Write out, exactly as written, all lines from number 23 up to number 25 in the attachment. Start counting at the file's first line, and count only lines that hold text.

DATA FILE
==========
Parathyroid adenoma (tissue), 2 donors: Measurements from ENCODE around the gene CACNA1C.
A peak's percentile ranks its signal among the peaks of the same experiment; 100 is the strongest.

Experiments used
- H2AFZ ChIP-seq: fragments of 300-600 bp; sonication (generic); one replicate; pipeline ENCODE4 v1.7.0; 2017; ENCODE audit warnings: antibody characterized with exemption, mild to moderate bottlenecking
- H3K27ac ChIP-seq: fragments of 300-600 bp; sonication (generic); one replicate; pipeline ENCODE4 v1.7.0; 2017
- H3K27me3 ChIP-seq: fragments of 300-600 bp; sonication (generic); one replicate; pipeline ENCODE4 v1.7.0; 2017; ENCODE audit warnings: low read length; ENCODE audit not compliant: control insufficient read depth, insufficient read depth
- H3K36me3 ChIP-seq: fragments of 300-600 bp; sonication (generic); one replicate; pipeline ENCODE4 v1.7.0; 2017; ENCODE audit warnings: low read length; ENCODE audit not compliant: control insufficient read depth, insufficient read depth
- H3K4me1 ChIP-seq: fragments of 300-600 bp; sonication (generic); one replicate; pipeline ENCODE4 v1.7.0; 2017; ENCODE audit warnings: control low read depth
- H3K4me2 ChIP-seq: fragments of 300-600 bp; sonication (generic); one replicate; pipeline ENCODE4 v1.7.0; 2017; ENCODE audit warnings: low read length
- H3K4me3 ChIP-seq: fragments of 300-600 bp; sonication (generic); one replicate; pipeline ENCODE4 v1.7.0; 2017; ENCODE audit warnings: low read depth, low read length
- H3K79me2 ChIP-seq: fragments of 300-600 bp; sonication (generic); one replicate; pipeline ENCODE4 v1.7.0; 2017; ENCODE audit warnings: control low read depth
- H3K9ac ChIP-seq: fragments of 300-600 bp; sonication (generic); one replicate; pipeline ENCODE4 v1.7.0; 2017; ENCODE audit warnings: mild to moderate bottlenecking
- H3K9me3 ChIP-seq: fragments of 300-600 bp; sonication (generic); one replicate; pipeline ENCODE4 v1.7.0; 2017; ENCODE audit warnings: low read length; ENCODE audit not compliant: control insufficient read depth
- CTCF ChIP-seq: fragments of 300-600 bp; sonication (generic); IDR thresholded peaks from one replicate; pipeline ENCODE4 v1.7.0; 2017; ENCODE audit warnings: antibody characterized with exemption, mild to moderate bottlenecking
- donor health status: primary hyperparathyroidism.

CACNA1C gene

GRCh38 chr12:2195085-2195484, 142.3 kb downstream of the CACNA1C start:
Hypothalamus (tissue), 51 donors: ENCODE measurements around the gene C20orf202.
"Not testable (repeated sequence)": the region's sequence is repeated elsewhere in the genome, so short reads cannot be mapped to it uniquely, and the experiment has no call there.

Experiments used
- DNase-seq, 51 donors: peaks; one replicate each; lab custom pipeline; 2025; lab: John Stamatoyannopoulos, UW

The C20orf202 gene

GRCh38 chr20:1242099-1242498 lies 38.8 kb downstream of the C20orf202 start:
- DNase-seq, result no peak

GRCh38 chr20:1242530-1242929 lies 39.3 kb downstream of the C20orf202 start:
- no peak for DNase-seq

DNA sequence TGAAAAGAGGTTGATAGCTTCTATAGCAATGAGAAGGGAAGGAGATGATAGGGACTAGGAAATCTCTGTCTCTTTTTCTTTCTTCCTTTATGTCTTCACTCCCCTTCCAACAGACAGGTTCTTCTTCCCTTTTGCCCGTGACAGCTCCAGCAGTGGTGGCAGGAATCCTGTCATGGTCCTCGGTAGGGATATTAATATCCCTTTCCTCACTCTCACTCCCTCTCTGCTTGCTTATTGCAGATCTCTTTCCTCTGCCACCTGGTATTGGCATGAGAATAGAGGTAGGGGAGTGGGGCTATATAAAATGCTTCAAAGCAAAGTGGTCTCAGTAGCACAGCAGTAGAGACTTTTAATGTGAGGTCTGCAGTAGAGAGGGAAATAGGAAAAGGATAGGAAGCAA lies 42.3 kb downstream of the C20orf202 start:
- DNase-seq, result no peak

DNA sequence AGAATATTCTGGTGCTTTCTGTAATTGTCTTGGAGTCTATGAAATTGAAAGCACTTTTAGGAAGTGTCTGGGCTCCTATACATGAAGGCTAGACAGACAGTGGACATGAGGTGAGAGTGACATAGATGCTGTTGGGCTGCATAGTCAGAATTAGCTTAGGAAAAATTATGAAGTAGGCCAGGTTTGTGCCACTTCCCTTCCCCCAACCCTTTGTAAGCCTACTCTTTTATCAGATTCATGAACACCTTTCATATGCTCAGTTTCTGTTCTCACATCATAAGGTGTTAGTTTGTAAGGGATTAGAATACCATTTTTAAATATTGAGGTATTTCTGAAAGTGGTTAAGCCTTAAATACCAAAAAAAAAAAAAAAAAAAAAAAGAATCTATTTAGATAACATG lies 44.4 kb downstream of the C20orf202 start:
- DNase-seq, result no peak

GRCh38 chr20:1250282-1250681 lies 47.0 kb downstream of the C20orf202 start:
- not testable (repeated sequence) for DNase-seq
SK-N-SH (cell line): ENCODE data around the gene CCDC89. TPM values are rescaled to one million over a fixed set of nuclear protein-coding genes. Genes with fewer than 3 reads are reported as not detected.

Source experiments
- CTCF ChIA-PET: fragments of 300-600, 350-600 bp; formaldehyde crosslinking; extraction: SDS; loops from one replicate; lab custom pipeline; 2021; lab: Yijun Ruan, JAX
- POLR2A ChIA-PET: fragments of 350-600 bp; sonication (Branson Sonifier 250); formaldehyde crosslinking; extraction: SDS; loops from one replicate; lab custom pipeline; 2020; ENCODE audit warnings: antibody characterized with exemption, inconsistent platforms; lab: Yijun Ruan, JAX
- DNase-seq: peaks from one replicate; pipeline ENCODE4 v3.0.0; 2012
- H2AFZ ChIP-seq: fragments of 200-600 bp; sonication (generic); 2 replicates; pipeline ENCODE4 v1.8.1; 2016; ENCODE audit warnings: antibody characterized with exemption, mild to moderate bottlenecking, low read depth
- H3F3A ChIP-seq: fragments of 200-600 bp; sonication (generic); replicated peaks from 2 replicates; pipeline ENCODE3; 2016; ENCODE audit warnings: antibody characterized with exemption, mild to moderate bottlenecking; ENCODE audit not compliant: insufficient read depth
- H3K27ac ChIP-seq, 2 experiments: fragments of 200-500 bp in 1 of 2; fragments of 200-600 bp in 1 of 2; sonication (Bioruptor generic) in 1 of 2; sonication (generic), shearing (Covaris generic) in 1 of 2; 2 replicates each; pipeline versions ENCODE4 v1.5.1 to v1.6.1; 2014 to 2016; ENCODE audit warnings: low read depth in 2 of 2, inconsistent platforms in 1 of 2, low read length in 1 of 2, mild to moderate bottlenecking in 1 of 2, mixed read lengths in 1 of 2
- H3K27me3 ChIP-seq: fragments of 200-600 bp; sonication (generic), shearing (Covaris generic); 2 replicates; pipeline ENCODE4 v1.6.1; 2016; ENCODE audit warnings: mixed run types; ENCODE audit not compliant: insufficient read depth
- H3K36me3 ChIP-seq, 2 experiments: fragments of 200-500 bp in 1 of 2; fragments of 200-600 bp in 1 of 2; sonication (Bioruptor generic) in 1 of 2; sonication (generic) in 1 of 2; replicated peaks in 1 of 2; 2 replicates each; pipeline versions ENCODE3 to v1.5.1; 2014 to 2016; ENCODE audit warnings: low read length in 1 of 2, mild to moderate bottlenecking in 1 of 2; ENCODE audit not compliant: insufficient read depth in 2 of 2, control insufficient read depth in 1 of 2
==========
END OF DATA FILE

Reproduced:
GRCh38 chr20:1242099-1242498 lies 38.8 kb downstream of the C20orf202 start:
- DNase-seq, result no peak

GRCh38 chr20:1242530-1242929 lies 39.3 kb downstream of the C20orf202 start: